Editorial: Candidates line up to file
OK, armchair politicos. If you believe you could run our county, state or nation better than the people in charge now, it’s time to stop talking and start doing.
Filing began Monday for local offices from clerk of court to county commissioner, as well as for seats in the General Assembly and U.S. House. If you keep up with the issues, believe your point of view needs better representation and have time to devote to it, consider a run for public office.
Here are some things you might want to know:
• Fees: Right off the bat, you have to have money. The filing fee is 1 percent of the beginning salary for the position being sought — $131.82 for county commission, for example.
• Committees: A lot of paperwork is involved. All candidates are required to set up an election committee and treasurer, who must attend training.
• Party line: If you want to switch party affiliation and then run for office, you may be out of luck. You had to make that change at least 90 days before filing.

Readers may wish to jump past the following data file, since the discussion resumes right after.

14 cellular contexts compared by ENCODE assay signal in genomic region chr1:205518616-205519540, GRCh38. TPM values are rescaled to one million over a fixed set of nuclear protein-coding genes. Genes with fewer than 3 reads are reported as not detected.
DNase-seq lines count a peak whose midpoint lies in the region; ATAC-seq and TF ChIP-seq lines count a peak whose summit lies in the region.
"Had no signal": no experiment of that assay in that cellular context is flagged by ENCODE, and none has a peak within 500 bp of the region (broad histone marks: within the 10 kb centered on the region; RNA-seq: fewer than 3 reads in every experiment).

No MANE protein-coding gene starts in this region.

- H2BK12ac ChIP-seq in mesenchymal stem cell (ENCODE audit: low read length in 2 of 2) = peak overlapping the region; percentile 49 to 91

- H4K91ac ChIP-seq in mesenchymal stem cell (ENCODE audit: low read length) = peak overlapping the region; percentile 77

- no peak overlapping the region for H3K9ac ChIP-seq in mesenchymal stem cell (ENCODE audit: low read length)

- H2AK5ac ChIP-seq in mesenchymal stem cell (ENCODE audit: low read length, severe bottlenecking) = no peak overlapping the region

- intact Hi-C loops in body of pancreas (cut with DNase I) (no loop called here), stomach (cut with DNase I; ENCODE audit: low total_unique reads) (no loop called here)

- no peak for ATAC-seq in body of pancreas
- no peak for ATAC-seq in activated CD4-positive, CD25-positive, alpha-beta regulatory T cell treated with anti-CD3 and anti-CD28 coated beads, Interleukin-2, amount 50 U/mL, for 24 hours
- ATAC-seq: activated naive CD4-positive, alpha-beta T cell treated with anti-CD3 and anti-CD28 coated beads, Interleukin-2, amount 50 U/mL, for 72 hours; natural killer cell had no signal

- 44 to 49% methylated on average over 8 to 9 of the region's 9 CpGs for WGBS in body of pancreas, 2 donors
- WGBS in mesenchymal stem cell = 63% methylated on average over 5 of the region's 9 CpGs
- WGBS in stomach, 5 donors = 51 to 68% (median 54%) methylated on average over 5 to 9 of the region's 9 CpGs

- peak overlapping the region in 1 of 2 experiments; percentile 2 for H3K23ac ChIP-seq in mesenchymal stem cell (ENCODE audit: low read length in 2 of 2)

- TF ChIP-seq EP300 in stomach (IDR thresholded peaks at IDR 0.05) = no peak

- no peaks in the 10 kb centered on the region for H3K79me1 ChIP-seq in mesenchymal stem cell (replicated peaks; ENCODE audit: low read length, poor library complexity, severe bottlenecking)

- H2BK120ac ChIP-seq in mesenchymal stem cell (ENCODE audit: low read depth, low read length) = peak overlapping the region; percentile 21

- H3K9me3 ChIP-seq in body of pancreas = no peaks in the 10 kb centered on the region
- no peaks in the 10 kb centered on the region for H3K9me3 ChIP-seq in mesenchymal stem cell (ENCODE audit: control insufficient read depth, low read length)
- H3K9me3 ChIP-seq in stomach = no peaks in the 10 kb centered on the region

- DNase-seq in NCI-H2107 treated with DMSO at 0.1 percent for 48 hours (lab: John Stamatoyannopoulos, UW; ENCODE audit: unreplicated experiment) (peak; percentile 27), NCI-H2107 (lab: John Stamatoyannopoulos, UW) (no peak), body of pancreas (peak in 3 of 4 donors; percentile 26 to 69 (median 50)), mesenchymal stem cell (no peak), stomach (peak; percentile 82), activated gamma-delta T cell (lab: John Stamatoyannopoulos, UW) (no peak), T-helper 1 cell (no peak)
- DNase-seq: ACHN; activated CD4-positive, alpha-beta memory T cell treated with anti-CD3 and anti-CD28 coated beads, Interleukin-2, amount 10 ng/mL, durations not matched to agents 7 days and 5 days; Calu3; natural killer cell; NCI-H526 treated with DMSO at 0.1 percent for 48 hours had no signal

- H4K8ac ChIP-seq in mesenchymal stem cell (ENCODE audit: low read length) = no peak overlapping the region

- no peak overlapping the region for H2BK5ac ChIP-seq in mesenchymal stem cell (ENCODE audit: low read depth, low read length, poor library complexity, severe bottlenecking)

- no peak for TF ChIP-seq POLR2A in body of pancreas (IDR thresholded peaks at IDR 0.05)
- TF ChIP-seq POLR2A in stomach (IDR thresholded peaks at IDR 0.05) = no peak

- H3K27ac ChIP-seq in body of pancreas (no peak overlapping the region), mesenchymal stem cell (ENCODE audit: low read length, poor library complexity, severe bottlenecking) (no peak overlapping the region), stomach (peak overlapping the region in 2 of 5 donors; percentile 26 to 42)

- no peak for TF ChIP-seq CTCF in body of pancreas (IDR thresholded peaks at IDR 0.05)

• Potential voters: Rowan County has 93,755 registered voters. Republicans comprise the biggest group — 38,013.
• Other affiliations: The majority of Rowan voters are not Republican, though. Democrats number 27,853; unaffiliated voters total 27,509; and Libertarians number 380.
• Party barrier: Unaffiliated candidates have to go the extra mile to get on the ballot — gather enough petition signatures to equal or exceed 1.5 percent of the eligible voters as of Jan. 1. For the county commission, that would be more than 1,400 signatures.
• Gender: Women outnumber men on the registration list, 49,407 to 43,352.
• Every hue: By race, Rowan voters break down like this: white, 72,672; black, 16,634; American Indian, 178; other, 4,271; Hispanic, 1,667.
• No anonymous contributions. Each donor’s name, address, phone number and occupation must by law be recorded. Campaign finance reports are public documents, and the first report is due April 30.
• In the end. Running for and serving in public office will be what you make it. “You reach for the highest goal,” former Mayor Susan Kluttz once said, “and then you’re happy with any improvement you make, and you should celebrate that improvement.” Kluttz wanted to end racism, but the same could be said for any goal. If you have a vision for what this county, state or nation could be, reach for that goal. Run for public office.